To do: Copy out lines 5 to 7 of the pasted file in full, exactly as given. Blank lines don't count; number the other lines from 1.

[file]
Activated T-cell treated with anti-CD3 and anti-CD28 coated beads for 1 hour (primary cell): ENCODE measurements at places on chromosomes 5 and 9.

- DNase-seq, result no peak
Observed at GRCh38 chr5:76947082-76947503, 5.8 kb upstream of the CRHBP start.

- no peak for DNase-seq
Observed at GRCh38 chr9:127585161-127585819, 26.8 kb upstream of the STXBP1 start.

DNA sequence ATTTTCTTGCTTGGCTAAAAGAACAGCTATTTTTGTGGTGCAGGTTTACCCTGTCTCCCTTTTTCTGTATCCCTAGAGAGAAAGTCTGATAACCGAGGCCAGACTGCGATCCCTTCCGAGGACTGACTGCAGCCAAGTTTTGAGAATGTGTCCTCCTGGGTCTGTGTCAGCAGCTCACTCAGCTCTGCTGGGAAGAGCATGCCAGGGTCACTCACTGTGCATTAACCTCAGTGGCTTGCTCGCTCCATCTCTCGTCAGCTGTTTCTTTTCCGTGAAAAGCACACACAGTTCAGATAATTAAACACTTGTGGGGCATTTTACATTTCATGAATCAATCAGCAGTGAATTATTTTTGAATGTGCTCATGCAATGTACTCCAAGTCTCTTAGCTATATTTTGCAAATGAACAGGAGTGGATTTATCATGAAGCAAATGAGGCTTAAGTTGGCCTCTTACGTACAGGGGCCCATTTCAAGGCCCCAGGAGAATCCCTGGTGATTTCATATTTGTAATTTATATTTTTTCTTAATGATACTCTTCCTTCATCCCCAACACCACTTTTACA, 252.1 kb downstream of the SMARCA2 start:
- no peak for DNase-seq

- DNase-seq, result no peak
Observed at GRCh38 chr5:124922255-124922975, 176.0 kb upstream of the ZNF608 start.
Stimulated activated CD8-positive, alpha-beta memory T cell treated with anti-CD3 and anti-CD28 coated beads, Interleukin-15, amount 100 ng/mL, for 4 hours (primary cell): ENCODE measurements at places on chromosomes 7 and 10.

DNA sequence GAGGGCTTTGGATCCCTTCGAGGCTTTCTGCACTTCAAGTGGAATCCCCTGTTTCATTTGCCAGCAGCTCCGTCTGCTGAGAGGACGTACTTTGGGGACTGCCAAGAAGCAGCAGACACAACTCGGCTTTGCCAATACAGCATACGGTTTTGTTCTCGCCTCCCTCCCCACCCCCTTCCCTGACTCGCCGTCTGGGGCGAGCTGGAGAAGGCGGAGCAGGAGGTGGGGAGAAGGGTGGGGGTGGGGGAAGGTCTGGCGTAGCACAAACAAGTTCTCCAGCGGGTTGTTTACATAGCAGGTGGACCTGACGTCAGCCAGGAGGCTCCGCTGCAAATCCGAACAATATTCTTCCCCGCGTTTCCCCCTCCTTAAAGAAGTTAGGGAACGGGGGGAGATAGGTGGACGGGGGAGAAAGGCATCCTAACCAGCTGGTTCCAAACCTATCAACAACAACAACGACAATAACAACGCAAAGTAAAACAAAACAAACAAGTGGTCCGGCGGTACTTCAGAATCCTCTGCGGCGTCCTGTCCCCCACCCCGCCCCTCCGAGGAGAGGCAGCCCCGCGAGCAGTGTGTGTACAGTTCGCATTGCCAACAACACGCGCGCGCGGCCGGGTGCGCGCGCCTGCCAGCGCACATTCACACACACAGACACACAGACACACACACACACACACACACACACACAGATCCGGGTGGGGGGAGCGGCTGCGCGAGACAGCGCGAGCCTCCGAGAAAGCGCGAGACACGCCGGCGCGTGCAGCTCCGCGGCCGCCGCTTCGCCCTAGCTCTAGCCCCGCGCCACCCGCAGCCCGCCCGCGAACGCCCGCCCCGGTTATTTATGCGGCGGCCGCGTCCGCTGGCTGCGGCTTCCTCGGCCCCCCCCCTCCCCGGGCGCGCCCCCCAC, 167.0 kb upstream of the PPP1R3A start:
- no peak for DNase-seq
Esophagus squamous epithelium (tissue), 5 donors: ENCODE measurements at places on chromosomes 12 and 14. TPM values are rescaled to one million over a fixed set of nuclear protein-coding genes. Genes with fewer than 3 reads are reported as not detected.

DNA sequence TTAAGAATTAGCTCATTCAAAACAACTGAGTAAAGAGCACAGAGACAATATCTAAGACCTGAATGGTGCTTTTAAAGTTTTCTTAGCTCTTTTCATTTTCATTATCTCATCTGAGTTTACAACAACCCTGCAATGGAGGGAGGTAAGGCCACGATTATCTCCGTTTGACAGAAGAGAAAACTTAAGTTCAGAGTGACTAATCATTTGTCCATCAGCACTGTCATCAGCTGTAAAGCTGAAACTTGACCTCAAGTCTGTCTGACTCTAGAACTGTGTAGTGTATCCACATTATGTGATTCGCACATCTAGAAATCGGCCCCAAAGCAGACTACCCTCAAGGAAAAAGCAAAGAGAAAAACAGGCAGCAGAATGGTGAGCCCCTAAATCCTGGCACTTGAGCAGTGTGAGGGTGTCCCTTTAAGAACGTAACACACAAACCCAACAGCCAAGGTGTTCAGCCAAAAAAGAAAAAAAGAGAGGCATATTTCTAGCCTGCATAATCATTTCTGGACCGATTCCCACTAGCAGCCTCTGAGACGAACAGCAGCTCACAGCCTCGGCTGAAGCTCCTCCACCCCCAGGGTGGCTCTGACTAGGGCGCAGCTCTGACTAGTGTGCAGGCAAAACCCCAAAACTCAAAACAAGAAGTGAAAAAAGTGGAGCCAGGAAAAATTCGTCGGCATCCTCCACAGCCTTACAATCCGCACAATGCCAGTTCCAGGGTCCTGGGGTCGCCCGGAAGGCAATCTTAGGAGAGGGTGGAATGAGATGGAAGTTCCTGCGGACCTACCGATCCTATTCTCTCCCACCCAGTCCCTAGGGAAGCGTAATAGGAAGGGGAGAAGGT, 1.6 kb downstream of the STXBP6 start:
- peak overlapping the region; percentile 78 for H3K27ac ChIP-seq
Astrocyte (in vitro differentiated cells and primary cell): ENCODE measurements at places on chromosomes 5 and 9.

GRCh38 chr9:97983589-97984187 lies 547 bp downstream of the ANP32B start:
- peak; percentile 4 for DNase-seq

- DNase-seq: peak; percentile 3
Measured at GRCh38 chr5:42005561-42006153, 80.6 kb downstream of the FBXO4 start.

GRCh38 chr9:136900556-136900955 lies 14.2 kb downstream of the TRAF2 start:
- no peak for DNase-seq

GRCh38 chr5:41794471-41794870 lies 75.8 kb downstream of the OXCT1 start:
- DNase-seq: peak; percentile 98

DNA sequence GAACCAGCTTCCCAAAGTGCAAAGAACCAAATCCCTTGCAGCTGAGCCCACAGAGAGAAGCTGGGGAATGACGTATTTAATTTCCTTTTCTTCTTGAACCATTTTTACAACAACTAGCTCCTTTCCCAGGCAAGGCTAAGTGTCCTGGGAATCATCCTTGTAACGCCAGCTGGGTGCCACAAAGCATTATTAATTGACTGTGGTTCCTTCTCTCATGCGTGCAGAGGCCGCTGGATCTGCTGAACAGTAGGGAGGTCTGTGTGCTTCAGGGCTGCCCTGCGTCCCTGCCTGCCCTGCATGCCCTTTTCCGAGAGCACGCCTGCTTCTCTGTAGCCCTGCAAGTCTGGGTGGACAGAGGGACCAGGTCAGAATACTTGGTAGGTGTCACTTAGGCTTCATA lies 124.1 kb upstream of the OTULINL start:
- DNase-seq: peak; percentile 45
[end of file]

Observed at GRCh38 chr9:127585161-127585819, 26.8 kb upstream of the STXBP1 start.

DNA sequence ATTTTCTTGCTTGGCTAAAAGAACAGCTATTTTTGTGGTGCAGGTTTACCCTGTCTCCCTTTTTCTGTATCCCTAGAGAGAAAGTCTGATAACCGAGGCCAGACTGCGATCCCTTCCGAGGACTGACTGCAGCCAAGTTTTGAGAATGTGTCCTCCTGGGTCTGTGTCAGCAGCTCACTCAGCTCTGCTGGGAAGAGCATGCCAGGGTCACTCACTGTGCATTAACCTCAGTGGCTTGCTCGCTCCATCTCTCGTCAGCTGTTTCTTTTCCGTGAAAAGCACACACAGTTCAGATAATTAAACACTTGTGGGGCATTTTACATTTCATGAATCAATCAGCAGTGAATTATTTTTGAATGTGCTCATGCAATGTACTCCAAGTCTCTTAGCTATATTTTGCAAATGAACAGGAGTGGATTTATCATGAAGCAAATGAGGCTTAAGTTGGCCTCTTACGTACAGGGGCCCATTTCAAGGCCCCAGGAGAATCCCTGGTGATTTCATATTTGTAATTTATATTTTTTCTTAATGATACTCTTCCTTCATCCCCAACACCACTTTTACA, 252.1 kb downstream of the SMARCA2 start:
- no peak for DNase-seq